Igneous Rock Classification


There are a few different types of igneous rock classification. 

They have been named on the basis of different characteristics such as chemical composition, mineral content, texture, even geographical locality.





The historical nomenclature for igneous rocks is therefore confusing.

Nowadays, they are classified on the basis of mineralogy and sometimes texture.

igneous rock classification
Crystalline texture of a granitoid. √É‚¬©collecting-rocks-and-minerals.com

Mineralogical Classification

Mineralogy, and particularly composition, tell us about the original magma and how it evolved. Rocks that contain mainly dark, ferromagnesian minerals such as pyroxenes and olivine are mafic. Rocks that contain mainly light, silica-rich minerals such as quartz and feldspars are felsic. The IUGS Classification System is based on what minerals are found in a rock.

Textural Classification

Texture of a rock tells us about the environment in which the rock was formed and the cooling rate.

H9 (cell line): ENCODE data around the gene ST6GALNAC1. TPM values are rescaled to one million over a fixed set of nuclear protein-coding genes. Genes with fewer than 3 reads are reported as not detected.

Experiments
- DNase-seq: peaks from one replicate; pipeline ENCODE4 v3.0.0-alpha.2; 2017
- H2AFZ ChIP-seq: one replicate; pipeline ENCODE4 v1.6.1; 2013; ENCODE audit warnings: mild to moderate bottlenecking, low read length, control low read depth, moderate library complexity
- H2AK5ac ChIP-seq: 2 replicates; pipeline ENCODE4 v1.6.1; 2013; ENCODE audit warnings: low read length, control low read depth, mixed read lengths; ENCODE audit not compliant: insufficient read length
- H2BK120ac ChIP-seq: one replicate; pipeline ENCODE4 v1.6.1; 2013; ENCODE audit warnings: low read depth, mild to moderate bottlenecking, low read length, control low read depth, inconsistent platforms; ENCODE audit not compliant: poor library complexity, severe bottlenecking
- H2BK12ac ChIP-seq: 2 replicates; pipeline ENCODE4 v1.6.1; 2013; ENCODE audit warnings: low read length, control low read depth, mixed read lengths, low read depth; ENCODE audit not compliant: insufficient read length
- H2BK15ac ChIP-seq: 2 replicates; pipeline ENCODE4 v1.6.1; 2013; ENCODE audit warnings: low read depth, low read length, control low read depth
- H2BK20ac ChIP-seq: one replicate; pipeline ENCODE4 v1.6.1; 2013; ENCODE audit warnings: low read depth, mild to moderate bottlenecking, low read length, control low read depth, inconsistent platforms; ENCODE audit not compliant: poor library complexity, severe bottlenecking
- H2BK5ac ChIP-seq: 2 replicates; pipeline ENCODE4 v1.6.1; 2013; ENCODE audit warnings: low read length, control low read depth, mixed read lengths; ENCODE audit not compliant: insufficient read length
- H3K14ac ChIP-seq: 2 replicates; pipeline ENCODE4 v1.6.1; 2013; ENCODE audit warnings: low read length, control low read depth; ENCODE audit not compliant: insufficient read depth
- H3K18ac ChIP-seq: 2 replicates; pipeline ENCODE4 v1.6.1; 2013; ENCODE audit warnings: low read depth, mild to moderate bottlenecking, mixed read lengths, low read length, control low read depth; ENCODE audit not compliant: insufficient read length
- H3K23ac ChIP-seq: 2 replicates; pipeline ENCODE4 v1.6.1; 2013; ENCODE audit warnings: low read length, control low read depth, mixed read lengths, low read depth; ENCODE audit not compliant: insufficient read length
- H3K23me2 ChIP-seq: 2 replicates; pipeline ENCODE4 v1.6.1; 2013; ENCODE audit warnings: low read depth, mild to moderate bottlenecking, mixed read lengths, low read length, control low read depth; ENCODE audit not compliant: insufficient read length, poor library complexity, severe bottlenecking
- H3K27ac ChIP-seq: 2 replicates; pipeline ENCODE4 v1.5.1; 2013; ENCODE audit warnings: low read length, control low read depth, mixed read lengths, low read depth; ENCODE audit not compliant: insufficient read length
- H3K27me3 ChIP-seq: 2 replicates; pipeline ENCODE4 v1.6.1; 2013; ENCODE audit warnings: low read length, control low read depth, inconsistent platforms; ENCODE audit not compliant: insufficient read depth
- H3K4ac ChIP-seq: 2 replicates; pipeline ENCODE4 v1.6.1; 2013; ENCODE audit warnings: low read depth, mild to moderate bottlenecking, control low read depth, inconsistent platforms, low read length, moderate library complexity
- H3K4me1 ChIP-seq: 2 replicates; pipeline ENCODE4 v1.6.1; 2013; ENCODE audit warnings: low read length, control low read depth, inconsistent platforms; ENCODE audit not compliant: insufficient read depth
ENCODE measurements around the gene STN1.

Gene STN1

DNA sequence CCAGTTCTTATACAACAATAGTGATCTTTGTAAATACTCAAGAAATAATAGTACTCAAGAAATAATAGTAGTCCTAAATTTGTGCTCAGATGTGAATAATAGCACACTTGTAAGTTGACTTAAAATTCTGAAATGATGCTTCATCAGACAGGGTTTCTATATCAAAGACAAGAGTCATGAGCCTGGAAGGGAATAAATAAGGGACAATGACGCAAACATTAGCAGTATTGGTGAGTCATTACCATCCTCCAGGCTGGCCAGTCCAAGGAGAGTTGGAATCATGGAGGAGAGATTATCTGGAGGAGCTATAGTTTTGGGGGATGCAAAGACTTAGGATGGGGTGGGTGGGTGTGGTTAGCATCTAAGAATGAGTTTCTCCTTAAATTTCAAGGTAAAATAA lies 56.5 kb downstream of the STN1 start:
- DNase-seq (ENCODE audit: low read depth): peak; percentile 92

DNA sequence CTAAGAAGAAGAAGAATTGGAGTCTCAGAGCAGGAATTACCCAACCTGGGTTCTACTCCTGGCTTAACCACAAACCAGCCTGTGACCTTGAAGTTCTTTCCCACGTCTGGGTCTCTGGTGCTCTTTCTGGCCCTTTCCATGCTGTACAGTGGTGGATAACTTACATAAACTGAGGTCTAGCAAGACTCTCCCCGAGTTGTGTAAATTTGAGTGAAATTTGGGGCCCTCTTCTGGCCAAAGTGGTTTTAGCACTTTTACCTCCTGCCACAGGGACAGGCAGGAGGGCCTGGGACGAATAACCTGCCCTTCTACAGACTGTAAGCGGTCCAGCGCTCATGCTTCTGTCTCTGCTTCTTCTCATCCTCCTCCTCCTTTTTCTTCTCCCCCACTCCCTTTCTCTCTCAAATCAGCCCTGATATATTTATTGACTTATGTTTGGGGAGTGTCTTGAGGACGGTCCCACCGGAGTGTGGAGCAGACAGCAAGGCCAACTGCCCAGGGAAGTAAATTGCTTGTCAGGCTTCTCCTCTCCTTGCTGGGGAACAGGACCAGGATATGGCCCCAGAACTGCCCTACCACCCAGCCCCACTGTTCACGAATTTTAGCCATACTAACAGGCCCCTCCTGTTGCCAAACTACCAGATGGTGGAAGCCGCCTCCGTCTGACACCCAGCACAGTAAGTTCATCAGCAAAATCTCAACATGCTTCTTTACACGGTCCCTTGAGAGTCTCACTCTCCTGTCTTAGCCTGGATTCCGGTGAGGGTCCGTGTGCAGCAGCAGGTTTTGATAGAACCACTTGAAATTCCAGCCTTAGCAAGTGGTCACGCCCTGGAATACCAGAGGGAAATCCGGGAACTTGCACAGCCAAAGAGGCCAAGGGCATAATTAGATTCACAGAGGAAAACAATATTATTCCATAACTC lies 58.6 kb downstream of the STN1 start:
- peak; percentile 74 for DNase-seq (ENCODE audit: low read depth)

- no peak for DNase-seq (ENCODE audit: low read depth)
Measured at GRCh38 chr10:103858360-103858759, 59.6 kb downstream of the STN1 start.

Glassy texture indicates a very quick cooling rate. Silica-rich, felsic rocks can form glassy texture easier than mafic rocks, however there are mafic rocks that do it too. Rocks with glassy texture include obsidian, pumice, tachylite and scoria.

Crystalline textures show different types of grain size. Those are classified as coarse-grained, medium size, and fiine-grained. The larger the mineral grains, the slower was cooling of magma at the time when the minerals formed. This is a large group of rocks that contains granite, rhyolite, basalt, gabbro, and many, many others - the vast majority of all igneous rocks.

Fragmental textures are formed in the air from volcanic debris and ash. These include hyaloclasite, volcanic breccia and pyroclastic rocks such as tuff.













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